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|Volltext||1.pdf (227 KB)|
|URN (für Zitat)||http://nbn-resolving.org/urn:nbn:de:swb:90-AAA395946|
|Titel||Experimental evaluation in computer science: a quantitative study.|
Heinz, Ernst A.
Tichy, Walter F.
|Institution||Fakultät für Informatik (INFORMATIK)
Institut für Programmstrukturen und Datenorganisation (IPD)
|Erscheinungsvermerk||Karlsruhe 1994. (Technical report. Fakultät für Informatik, Universität Karlsruhe. 1994,17.)|
A survey of over 400 recent research articles suggests that
computer scientists publish relatively few papers with
experimentally validated results.
The survey includes complete volumes of several refereed computer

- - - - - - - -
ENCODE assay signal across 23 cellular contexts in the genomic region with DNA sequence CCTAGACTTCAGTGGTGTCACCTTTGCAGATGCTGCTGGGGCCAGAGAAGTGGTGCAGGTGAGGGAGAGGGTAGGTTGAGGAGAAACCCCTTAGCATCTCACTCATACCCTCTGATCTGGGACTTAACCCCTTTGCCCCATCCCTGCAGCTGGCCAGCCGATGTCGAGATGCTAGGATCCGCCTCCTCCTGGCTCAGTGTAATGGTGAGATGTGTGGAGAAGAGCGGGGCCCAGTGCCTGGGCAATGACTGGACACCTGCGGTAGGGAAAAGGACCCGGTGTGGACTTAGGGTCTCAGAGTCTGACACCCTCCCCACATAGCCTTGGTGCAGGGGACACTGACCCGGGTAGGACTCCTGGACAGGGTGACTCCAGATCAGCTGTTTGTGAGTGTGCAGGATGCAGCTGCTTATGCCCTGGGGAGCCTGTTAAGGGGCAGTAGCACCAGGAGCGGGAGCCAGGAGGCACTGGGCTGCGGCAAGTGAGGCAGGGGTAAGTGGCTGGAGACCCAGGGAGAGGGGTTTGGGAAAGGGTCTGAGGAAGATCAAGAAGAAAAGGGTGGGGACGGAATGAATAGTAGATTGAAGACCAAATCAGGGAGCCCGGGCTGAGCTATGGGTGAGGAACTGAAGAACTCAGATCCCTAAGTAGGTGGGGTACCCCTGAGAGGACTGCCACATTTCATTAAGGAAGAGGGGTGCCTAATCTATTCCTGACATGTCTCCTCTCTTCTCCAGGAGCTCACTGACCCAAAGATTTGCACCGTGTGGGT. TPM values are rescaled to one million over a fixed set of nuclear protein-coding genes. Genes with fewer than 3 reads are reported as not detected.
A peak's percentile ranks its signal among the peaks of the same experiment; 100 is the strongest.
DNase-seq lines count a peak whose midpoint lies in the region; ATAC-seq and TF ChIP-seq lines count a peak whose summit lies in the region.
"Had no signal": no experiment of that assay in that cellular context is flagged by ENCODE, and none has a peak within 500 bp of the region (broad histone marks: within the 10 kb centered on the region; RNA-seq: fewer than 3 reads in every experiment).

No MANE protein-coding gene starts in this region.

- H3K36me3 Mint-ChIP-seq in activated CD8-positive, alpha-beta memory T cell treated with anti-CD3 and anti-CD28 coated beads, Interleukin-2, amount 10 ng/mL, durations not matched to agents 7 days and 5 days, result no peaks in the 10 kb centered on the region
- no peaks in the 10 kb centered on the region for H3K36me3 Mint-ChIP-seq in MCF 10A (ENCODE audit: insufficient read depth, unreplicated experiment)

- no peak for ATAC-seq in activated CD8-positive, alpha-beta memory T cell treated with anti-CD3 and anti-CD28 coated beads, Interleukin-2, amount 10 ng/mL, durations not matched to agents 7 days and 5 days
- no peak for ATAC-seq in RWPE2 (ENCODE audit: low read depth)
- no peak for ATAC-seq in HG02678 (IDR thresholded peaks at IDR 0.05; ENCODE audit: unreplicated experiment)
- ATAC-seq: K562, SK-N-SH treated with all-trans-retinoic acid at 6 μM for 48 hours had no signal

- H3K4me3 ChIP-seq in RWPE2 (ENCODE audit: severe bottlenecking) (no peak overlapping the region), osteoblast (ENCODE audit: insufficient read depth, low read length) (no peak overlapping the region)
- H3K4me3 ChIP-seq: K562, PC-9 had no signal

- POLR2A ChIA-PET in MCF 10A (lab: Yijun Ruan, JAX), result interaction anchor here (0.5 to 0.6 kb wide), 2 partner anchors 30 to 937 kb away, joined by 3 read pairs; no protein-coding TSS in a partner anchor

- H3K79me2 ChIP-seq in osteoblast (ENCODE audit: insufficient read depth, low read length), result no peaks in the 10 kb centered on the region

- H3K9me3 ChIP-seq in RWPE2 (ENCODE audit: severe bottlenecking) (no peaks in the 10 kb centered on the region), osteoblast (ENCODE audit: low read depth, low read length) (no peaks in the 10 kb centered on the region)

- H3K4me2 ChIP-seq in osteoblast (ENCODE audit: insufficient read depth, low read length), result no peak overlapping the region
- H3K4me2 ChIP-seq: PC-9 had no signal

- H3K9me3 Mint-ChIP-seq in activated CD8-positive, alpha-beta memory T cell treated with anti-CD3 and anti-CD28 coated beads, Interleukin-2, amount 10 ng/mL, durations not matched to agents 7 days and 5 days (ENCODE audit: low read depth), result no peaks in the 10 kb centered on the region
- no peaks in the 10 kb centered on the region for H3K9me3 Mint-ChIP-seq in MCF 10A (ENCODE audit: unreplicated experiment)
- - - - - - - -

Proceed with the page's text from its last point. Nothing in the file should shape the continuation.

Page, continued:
science journals, a conference, and 50 titles drawn at random from
all articles published by ACM in 1993. The journals Optical
Engineering (OE) and Neural Computation (NC) were used for
comparison. Of the papers in the random sample that would require
experimental validation, 40% have none at all. In journals
related to software engineering, this fraction is over 50%.In
comparison, the fraction of papers lacking quantitative evaluation
in OE and NC is only 15% and 12%, respectively.
Conversely, the fraction of papers that devote one fifth or more
of their space to experimental validation is almost 70% for OE and
NC,while it is a mere 30% for the CS random sample and 20% for
software engineering.The low ratio of validated results appears to
be a serious weakness in computer science research.This weakness
should be rectified for the long-term health of the field.